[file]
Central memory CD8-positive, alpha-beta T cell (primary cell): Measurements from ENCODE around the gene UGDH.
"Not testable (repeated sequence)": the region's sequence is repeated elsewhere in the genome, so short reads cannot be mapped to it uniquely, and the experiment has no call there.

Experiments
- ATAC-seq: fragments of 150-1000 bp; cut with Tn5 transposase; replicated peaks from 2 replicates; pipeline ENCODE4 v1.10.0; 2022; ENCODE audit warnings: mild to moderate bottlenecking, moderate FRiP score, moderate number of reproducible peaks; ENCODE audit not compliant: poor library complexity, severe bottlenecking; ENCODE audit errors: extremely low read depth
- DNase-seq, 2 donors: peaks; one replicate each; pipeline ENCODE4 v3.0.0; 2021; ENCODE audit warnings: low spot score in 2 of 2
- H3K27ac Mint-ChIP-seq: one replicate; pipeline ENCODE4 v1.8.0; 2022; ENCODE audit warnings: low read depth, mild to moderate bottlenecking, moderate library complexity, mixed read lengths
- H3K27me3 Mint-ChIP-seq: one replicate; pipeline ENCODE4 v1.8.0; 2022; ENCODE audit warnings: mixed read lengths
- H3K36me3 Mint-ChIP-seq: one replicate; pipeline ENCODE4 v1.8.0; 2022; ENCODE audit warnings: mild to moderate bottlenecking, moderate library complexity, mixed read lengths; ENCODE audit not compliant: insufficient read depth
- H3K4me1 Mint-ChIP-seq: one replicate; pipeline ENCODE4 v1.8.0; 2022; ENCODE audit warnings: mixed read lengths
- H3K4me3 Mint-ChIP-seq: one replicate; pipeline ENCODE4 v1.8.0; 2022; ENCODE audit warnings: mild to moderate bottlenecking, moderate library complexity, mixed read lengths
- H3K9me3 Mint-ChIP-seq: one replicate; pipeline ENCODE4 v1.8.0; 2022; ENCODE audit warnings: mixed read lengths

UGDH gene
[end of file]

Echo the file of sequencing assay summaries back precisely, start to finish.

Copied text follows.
Central memory CD8-positive, alpha-beta T cell (primary cell): Measurements from ENCODE around the gene UGDH.
"Not testable (repeated sequence)": the region's sequence is repeated elsewhere in the genome, so short reads cannot be mapped to it uniquely, and the experiment has no call there.

Experiments
- ATAC-seq: fragments of 150-1000 bp; cut with Tn5 transposase; replicated peaks from 2 replicates; pipeline ENCODE4 v1.10.0; 2022; ENCODE audit warnings: mild to moderate bottlenecking, moderate FRiP score, moderate number of reproducible peaks; ENCODE audit not compliant: poor library complexity, severe bottlenecking; ENCODE audit errors: extremely low read depth
- DNase-seq, 2 donors: peaks; one replicate each; pipeline ENCODE4 v3.0.0; 2021; ENCODE audit warnings: low spot score in 2 of 2
- H3K27ac Mint-ChIP-seq: one replicate; pipeline ENCODE4 v1.8.0; 2022; ENCODE audit warnings: low read depth, mild to moderate bottlenecking, moderate library complexity, mixed read lengths
- H3K27me3 Mint-ChIP-seq: one replicate; pipeline ENCODE4 v1.8.0; 2022; ENCODE audit warnings: mixed read lengths
- H3K36me3 Mint-ChIP-seq: one replicate; pipeline ENCODE4 v1.8.0; 2022; ENCODE audit warnings: mild to moderate bottlenecking, moderate library complexity, mixed read lengths; ENCODE audit not compliant: insufficient read depth
- H3K4me1 Mint-ChIP-seq: one replicate; pipeline ENCODE4 v1.8.0; 2022; ENCODE audit warnings: mixed read lengths
- H3K4me3 Mint-ChIP-seq: one replicate; pipeline ENCODE4 v1.8.0; 2022; ENCODE audit warnings: mild to moderate bottlenecking, moderate library complexity, mixed read lengths
- H3K9me3 Mint-ChIP-seq: one replicate; pipeline ENCODE4 v1.8.0; 2022; ENCODE audit warnings: mixed read lengths

UGDH gene